This study examines the direct, reciprocal, and indirect effects of parolees on neighborhoods, including residential vacancies, property sales, public assistance, and crime. Cross-lagged autoregressive models are estimated using a unique data set containing annual neighborhood information on parolees, crime rates, and neighborhood structure in the city of Cleveland, Ohio, between 2000 and 2008. Results suggest parolees degrade neighborhood structure, and these effects are direct, reciprocal, and indirect. Understanding how the presence of parolees can contribute to changes in neighborhood processes linked to crime will broaden our understanding of the effects that parolees have on communities and highlight additional areas for intervention.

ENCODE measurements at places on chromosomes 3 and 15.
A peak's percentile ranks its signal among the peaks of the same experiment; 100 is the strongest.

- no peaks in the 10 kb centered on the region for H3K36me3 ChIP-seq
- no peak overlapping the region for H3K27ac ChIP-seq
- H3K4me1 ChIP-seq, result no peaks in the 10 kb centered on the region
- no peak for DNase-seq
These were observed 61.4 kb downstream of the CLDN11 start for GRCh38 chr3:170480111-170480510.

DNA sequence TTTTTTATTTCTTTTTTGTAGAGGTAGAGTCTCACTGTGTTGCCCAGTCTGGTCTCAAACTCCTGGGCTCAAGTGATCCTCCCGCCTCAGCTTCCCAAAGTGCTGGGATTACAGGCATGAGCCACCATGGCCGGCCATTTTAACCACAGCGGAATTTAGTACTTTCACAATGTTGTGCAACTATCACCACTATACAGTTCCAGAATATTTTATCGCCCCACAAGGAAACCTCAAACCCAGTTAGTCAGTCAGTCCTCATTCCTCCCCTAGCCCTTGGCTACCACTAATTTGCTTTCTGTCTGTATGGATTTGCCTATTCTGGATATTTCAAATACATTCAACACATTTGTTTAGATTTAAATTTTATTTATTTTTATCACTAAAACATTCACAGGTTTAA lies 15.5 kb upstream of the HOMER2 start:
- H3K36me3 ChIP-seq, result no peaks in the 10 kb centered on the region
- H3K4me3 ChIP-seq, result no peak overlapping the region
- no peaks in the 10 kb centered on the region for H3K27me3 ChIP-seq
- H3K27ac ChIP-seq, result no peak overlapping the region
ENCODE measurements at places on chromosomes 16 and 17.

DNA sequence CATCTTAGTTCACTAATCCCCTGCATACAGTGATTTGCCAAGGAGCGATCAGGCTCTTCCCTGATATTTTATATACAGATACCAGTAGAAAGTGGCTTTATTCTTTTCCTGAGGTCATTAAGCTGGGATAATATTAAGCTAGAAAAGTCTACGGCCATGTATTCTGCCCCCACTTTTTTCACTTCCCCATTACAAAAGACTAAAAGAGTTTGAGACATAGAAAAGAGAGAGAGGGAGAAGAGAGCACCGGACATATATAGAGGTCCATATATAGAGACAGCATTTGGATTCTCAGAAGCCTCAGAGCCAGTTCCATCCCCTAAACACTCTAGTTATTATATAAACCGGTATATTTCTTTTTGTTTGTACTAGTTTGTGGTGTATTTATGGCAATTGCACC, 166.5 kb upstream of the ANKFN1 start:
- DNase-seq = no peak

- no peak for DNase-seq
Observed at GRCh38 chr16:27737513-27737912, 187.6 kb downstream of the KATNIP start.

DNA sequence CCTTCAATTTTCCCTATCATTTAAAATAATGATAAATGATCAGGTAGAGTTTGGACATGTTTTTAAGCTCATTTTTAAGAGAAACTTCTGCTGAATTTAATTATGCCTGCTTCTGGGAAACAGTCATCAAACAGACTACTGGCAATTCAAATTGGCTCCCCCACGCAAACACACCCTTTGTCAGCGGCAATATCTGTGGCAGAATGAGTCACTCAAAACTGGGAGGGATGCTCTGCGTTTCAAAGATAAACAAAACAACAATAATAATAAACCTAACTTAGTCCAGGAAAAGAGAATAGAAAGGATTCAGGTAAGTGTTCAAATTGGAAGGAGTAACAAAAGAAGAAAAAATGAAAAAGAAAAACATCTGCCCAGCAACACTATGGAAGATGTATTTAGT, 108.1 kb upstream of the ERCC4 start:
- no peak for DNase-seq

- neighborhood change
ASJC Scopus subject areas
- Pathology and Forensic Medicine